- feeling sick (nausea) and being sick (vomiting)
- weight loss
- hair loss
- increased risk of infection
- bruising and bleeding
Late side effects
A small number of children may develop late side effects, sometimes many years after treatment. These include a change in the way the heart and kidneys work, hearing problems, fertility problems, a possible reduction in bone growth if radiotherapy has been given, and a slightly increased risk of developing another cancer in later life. Your child’s doctor or nurse will talk to you about any possible late side effects.
Many children have their treatment as part of a clinical research trial. Trials aim to improve our understanding of the best way to treat an illness, usually by comparing the standard treatment with a new or modified version. Specialist doctors organise many trials for children’s cancer. Children in the UK with neuroblastoma can take part in national and European studies. The European research group is called SIOPEN. If appropriate, your child’s medical team will talk to you about taking part in a clinical trial, and will answer any questions you have. Written information is provided to help explain things. Taking part in a research trial is completely voluntary, and you’ll be given plenty of time to decide if it’s right for your child.
Sometimes, clinical trials are not available for your child’s tumour. This may be because a recent trial has just finished, or because the tumour is very rare. In these cases, you can expect your doctors and nurses to offer treatment which is agreed to be the most appropriate, using guidelines which have been prepared by experts across the country. The Children’s Cancer and Leukaemia Group (CCLG) is an important organisation which helps to produce these guidelines.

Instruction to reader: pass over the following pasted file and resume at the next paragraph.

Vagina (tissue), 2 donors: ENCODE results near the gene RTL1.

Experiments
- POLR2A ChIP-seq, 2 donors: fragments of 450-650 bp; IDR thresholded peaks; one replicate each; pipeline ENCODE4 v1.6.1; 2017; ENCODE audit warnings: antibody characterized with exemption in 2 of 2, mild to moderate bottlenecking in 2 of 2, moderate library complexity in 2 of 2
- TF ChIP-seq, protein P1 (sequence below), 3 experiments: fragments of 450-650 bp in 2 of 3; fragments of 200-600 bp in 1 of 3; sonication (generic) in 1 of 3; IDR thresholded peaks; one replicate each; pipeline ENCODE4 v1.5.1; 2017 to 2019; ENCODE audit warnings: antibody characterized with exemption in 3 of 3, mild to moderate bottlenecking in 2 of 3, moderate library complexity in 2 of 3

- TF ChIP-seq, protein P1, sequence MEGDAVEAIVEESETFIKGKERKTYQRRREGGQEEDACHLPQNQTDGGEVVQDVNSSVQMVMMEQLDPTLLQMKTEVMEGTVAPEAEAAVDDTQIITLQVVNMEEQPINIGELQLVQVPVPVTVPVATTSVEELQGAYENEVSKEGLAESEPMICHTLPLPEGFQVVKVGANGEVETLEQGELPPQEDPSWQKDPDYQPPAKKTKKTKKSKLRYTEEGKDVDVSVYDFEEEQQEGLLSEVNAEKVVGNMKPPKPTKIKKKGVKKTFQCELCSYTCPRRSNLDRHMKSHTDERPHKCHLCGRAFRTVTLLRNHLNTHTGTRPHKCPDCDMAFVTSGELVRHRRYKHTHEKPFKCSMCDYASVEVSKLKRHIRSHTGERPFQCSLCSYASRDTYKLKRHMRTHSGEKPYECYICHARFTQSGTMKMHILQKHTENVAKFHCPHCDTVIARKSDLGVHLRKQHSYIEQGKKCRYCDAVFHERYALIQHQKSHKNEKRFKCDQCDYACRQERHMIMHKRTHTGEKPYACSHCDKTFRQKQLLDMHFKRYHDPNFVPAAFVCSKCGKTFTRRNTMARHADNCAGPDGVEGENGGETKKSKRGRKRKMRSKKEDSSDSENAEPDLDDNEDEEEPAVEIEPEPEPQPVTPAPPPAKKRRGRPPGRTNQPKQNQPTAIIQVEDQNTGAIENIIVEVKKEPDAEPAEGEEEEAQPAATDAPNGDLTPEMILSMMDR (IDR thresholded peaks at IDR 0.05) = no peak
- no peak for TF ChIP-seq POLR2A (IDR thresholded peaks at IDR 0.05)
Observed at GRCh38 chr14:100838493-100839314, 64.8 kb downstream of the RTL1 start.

Follow-up after treatment usually involves regular visits to the hospital outpatients department, with scans and urine tests as necessary. For children who have had chemotherapy and/or radiotherapy, more specialised tests – for example, hearing tests, kidney and heart function tests, and checking hormone levels – may also be carried out. These will be repeated until your child is grown up. If you have specific concerns about your child’s condition and treatment, it’s best to discuss them with your child’s doctor, who knows their situation in detail.
As a parent, the fact that your child has cancer is one of the worst situations you can be faced with. You may have many emotions, such as fear, guilt, sadness, anger and uncertainty. These are all normal reactions and are part of the process that many parents go through at such a difficult time. It’s not possible to address here all of the feelings you may have. However, the CCLG booklet Children & Young People’s Cancer; A Parent’s Guide talks about the emotional impact of caring for a child with cancer and suggests sources of help and support.
Your child may have a variety of powerful emotions throughout their experience of cancer. The Parent’s Guide discusses these further and talks about how you can support your child.